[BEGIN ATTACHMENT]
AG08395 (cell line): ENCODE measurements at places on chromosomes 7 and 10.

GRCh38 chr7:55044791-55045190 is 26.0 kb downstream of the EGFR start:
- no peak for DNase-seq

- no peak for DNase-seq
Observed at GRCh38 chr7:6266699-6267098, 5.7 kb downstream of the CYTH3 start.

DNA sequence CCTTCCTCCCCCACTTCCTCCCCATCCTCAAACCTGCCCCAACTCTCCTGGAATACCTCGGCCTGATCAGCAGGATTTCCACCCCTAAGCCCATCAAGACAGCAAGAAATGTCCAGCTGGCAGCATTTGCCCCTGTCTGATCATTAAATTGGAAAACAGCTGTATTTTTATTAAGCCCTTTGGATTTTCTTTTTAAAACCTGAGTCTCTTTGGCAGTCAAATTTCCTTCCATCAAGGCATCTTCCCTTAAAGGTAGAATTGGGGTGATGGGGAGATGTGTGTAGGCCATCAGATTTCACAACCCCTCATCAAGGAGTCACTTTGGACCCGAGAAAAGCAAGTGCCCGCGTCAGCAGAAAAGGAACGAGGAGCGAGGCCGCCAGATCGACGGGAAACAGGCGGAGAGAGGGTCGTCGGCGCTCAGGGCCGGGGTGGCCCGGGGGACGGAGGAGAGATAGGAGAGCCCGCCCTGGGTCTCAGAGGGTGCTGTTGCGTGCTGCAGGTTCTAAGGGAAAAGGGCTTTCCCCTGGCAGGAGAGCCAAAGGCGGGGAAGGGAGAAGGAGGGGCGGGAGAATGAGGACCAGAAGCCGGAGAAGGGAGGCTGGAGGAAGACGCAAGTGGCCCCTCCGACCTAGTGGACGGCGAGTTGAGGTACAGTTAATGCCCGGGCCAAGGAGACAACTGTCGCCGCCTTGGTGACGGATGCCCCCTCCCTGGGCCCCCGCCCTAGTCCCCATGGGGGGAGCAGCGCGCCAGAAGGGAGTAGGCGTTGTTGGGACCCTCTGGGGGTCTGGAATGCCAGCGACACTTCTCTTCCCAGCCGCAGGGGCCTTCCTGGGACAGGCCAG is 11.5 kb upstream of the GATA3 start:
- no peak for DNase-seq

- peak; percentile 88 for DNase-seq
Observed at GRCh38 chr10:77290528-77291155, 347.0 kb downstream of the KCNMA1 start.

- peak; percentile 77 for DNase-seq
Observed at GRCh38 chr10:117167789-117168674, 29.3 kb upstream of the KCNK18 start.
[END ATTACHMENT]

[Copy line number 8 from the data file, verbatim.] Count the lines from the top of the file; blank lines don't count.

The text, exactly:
- peak; percentile 88 for DNase-seq